I read a 1982 Del Rey collection of sixteen stories, including the now-ubiquitous-in-geeky-circles “The Call of Cthulhu,” but the ones that stood out for me were “The Colour of Space,” “The Dunwich Horror,” and “The Shadow over Innsmouth.” All of these stories, however, had amazing opening paragraphs that drew me in quickly. Also, all of these stories are written in infamously convoluted sentences that I really fought to comprehend – and oddly, when I was finally able to hold them in my head, found myself caged completely by the imagery. It took more effort, patience, and concentration then I will usually put into reading, but the resulting effect was deviously poetic, and quite unique.
Of course, the monsters and suspensefulness of Howard Phillips are renowned, but they are couched remarkably in lush, though dyspeptic settings. Here are just two of the so many:
Besides, there was a strangely calming element of cosmic beauty in the hypnotic landscape through which we climbed and plunged fantastically. Time had lost itself in the labyrinths behind, and around us stretched only the flowering waves of faery and the recaptured loveliness of vanished centuries – the hoary groves, the untainted pastures edged with gay autumnal blossoms, and at vast intervals the small brown farmsteads nestling amidst huge trees beneath vertical precipices of fragrant brier and meadow-grass. Even the sunlight assumed a supernal glamour, as if some special atmosphere or exhalation mantled the whole region. I had seen nothing like it before save in the magic vistas that sometimes form the backgrounds of Italian primitives. Sodoma and Leonardo conceived of such expanses, but only through the vaultings of Renaissance arcades.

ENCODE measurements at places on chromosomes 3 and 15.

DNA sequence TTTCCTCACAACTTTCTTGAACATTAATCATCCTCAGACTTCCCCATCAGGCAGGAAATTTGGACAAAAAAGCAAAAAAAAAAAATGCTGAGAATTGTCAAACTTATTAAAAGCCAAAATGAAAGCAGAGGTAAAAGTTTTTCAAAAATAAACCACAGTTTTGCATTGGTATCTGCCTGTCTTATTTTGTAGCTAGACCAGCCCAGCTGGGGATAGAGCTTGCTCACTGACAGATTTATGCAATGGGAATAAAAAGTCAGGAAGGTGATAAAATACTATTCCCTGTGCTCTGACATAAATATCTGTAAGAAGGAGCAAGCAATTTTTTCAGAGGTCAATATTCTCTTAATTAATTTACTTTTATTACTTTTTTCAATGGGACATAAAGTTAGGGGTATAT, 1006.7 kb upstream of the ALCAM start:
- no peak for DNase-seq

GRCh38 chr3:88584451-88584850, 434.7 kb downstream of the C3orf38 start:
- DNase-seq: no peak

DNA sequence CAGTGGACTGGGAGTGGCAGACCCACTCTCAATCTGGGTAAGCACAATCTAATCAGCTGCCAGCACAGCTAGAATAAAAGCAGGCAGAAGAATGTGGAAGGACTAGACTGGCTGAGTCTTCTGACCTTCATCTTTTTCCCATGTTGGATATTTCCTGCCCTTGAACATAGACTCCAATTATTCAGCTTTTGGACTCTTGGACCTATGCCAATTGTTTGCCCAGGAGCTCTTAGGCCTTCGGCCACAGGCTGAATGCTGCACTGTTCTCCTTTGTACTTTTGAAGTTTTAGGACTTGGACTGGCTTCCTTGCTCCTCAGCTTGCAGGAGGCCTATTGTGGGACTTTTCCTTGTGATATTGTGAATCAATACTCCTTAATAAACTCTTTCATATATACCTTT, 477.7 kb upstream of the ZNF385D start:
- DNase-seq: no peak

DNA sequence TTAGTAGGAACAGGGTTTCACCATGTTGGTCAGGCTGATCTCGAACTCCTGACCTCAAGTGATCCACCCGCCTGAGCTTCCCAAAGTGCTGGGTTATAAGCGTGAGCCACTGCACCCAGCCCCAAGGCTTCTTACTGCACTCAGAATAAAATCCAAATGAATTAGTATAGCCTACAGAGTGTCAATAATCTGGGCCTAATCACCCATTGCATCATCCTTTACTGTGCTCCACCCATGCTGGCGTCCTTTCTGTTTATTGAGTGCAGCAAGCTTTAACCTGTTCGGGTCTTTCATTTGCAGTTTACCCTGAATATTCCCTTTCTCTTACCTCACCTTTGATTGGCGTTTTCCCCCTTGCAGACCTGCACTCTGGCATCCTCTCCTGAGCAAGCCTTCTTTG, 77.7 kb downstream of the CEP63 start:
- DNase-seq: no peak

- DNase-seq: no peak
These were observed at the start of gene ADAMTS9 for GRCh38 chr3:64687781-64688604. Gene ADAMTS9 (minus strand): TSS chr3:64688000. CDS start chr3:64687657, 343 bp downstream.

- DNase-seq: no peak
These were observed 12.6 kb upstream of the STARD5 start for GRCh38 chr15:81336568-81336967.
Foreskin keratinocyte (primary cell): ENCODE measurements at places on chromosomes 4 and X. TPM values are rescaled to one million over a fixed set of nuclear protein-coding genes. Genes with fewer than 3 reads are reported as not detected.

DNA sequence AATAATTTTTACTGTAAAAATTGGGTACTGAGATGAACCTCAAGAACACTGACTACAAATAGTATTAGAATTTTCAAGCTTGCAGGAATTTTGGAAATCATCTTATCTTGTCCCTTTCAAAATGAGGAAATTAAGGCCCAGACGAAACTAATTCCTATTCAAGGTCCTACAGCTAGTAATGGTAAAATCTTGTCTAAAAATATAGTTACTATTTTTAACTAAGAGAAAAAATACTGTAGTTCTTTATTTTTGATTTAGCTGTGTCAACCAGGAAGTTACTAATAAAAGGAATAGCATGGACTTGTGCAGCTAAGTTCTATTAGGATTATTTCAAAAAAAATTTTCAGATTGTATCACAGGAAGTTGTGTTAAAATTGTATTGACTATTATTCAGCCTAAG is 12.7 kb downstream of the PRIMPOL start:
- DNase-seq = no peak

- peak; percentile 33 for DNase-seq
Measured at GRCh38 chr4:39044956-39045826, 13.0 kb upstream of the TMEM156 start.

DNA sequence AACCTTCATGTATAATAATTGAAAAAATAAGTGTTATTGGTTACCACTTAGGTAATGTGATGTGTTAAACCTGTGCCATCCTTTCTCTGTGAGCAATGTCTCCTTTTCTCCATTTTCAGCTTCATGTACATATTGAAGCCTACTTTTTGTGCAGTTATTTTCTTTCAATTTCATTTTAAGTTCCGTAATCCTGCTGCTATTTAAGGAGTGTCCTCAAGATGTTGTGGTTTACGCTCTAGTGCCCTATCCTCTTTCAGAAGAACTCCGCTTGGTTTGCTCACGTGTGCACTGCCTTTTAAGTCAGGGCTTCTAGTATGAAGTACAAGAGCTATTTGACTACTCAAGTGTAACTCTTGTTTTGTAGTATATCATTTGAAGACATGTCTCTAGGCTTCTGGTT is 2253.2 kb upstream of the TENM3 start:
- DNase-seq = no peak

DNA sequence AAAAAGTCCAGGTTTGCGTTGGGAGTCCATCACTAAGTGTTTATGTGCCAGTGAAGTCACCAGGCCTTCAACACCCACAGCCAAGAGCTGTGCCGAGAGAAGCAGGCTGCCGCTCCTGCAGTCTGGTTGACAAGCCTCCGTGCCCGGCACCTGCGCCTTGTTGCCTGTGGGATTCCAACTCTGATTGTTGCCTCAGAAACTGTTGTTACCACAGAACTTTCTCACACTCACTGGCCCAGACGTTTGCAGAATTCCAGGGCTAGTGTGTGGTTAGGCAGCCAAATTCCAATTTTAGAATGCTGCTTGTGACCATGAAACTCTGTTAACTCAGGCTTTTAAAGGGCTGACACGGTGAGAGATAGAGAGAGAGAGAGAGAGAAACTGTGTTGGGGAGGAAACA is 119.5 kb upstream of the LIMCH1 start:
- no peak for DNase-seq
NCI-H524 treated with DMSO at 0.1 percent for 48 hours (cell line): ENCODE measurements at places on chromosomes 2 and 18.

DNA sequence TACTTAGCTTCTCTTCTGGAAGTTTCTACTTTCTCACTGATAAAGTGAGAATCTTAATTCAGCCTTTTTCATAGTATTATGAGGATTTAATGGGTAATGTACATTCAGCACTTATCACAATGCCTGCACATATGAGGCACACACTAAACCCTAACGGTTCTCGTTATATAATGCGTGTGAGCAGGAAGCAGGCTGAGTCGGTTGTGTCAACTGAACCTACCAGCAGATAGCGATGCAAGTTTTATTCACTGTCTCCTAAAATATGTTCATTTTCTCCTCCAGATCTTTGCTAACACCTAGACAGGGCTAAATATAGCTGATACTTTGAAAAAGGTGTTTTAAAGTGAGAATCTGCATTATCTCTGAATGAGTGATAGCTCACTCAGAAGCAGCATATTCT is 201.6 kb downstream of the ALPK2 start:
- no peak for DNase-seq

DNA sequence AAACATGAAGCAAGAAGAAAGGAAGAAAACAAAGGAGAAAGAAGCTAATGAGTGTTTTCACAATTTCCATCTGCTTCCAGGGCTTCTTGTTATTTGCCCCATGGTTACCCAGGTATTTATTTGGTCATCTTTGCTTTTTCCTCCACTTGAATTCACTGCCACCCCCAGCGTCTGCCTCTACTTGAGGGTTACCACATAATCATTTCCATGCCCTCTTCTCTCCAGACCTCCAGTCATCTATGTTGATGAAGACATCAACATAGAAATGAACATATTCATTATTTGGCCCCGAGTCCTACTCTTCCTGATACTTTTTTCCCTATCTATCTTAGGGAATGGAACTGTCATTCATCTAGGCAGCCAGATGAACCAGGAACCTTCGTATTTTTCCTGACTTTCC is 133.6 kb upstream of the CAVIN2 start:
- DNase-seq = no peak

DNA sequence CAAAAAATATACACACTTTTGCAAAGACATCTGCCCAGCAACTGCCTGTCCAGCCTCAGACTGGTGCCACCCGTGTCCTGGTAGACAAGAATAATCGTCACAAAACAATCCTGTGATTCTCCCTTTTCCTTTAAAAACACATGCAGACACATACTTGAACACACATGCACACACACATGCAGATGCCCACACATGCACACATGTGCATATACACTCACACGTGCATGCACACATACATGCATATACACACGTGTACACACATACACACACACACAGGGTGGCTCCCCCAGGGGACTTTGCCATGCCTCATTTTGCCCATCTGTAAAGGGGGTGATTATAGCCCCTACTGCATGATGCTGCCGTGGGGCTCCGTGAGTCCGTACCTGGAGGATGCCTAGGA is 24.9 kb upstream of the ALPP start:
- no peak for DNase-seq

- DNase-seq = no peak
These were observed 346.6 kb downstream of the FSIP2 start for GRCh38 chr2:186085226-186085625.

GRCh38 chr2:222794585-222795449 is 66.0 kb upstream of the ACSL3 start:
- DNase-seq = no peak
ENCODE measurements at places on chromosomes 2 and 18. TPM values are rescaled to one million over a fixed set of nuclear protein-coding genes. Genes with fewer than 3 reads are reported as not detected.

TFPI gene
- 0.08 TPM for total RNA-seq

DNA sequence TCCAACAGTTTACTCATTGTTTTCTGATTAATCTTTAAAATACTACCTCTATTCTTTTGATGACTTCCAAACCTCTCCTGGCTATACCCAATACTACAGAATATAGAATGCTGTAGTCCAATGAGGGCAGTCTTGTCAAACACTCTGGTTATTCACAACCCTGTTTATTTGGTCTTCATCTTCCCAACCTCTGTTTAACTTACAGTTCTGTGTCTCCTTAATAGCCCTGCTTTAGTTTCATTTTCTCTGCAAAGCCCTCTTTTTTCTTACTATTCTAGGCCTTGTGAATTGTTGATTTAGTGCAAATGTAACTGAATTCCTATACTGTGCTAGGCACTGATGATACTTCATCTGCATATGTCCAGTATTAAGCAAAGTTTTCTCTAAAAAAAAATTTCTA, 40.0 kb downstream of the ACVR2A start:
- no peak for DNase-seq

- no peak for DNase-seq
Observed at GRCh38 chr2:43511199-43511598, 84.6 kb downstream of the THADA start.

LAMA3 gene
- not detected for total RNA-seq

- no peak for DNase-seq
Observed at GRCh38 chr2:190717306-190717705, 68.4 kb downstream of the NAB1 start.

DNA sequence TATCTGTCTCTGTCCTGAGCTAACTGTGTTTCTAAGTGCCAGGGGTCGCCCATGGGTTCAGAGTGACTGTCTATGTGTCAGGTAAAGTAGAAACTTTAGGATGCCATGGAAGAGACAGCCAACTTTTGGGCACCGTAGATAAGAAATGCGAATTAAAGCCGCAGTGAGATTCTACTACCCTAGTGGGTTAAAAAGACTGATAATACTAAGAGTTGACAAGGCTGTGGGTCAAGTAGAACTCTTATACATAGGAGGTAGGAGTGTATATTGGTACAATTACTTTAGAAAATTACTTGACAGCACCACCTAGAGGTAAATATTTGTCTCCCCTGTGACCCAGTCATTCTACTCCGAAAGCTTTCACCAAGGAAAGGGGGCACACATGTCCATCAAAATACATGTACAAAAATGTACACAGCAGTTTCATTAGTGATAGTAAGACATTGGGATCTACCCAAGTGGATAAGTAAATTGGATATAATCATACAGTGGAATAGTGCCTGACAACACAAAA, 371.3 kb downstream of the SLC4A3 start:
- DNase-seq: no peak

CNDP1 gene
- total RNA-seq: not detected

West of Arkham the hills rise wild, and there are valleys with deep woods that no axe has ever cut. There are dark narrow glens where the trees slope fantastically, and where thin brooklets trickle without having ever caught the glint of sunlight. On the gentler slopes there are farms, ancient and rocky, with squat, moss-coated cottages brooding eternally over old New England secrets in the lee of great ledges; but these are all vacant now, the wide chimneys crumbling and the shingled side bulging beneath low gambrel roofs.
Lessons for writing: As I was reading each story, I thought: “What a fantastically amazing movie this would make!” But it also brought home to me the magic, ingenuity, and technology of really fine writing when it is done right: it makes a movie in your head, it's portable, and it's created on a much smaller budget!
Oh, H.P Lovecraft's life and personality were suitably bleak and miserable enough to provide the yeast that made his stories rise, but why don't you visit his alma matter, Miskatonic University?